An Eritrean man who fatally threw a boy under a train in Germany will be placed in psychiatric care, a court ruled Friday at the end of a politically charged trial.
The district court in Frankfurt found that Habte Araya, 41, pushed the eight-year-old boy and his mother onto the tracks in an apparently random attack at Frankfurt's main station in July 2019.
The judges ruled that while he could not be held criminally responsible due his "acute paranoid schizophrenia", he still posed a danger to society and should be confined to a mental hospital.
The mother of the boy was able to roll off the tracks to avoid the oncoming high-speed InterCity Express train, but the boy was killed instantly.
Araya, who had entered Germany from Switzerland just days before the incident, was also accused of trying to push a 78-year-old woman onto the tracks, though she managed to save herself.
The attack stunned Germany and stoked a heated debate on immigration and security.
A psychiatric expert who examined Araya had told the court on Thursday that the accused was experiencing an episode of paranoid schizophrenia at the time and continues to suffer from a "pathological mental disorder".
The expert recommended that Araya be placed long term in a secure psychiatric facility.
Prosecutors and Araya's own defence team supported the recommendation.
Araya apologised in a written statement read by his lawyer at the opening of the trial on August 19.
"I am infinitely sorry, especially for the family," he said, admitting that the crime "must have happened according to all the information I have received", though he could not remember it.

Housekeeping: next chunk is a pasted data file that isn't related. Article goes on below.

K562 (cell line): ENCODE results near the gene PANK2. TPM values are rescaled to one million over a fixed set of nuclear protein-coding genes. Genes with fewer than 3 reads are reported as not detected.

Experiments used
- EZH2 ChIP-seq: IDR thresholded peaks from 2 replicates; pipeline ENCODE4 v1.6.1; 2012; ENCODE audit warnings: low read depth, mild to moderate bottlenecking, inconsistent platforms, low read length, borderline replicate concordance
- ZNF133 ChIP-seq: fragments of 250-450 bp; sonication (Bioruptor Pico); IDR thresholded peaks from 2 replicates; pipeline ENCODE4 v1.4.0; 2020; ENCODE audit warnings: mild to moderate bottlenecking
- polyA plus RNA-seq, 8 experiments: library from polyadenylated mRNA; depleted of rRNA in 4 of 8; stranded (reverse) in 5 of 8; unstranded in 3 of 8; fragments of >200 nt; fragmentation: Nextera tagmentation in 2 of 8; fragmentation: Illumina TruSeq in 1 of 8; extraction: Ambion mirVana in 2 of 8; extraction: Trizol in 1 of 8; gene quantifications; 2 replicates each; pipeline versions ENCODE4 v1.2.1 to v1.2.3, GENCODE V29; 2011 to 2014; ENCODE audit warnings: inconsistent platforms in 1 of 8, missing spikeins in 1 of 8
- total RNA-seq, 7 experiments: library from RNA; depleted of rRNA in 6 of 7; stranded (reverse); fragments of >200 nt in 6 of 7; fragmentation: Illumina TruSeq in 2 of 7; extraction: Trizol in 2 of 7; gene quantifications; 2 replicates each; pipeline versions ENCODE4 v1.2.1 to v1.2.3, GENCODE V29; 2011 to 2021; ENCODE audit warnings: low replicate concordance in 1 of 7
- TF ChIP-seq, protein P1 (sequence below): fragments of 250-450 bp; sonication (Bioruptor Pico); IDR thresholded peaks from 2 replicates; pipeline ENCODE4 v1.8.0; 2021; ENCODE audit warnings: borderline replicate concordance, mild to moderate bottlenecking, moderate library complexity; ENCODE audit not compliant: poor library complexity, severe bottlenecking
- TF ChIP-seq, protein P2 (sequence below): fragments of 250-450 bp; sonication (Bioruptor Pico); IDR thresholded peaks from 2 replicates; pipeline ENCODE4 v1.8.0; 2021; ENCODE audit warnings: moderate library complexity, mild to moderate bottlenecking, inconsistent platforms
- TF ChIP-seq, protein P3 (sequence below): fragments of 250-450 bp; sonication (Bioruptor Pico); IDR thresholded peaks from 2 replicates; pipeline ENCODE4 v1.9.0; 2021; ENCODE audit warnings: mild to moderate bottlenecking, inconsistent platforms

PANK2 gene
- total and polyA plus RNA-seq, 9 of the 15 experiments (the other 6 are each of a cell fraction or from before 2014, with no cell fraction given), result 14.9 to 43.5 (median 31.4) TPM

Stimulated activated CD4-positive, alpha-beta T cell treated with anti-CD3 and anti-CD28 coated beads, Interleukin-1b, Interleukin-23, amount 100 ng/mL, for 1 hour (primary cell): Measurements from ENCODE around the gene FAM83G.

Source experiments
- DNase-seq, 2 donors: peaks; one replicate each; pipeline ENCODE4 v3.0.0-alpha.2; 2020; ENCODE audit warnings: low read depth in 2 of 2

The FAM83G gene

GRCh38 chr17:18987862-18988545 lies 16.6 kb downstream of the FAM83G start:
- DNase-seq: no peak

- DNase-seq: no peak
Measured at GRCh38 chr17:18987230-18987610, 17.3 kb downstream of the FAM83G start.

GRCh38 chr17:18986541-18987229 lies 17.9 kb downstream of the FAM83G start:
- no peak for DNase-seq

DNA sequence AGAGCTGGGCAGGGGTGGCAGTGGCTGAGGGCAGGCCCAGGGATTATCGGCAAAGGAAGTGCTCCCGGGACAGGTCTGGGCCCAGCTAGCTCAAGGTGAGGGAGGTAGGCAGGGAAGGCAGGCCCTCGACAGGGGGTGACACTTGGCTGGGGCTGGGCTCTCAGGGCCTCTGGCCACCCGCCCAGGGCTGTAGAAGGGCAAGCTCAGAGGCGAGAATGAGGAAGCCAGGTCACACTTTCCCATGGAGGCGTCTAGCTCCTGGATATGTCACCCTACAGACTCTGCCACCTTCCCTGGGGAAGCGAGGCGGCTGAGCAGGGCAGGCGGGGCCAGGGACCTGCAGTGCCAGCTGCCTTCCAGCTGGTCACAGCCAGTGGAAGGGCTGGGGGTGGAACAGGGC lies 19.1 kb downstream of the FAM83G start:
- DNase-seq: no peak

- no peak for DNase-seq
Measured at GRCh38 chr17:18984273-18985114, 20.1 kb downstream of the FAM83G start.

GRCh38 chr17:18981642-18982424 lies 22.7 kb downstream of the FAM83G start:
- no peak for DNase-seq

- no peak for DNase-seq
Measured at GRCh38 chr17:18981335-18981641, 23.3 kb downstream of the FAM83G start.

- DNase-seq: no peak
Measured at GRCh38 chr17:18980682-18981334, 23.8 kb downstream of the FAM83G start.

The tragic case led the far-right AfD party to call for tighter controls on foreigners entering Germany, although the suspect was not in the country illegally.
"Protect the citizens of our country at long last," the anti-migration party's parliamentary group leader Alice Weidel tweeted.
Conservative Interior Minister Horst Seehofer also saw the case as an occasion to take a tougher line on immigration, suggesting more extensive screening and "occasional temporary checks" at borders.
A married father of three, Araya had been living in Switzerland and was on the run from Swiss police after a violent incident the previous week.
He had threatened a neighbour with a knife and locked her up, and also trapped his wife and their children, aged one, three and four, in their flat before running away.
Police said it appeared the suspect had not been listed as wanted in European police databases and had been able to cross borders freely.
Araya had been living in Switzerland since 2006 and was granted asylum in 2008.
According to the Bild newspaper, he had worked for a local transport company and was described by authorities as "an example of successful integration".
He was even featured in a campaign by Swiss authorities to promote positive integration.